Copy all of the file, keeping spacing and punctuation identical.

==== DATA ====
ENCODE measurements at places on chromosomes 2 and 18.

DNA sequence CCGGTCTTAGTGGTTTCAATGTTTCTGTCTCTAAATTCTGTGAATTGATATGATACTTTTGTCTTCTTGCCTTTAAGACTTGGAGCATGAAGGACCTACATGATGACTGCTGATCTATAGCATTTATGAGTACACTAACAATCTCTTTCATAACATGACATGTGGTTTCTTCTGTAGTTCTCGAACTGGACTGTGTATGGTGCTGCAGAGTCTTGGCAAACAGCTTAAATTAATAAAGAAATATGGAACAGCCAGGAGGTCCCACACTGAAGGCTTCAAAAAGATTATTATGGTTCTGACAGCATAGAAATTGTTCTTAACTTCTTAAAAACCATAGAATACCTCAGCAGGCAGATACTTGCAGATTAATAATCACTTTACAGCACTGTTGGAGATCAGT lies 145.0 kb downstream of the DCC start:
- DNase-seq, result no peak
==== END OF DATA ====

ENCODE measurements at places on chromosomes 2 and 18.

DNA sequence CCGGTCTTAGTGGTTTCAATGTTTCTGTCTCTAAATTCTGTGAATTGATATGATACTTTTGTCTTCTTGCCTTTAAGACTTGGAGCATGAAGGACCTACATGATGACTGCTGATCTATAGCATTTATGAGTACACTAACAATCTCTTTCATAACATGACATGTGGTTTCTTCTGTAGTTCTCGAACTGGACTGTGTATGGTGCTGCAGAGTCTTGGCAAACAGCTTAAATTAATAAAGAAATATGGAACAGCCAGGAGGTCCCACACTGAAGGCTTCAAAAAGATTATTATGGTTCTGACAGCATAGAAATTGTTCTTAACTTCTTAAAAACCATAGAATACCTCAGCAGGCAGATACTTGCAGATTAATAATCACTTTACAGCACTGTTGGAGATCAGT lies 145.0 kb downstream of the DCC start:
- DNase-seq, result no peak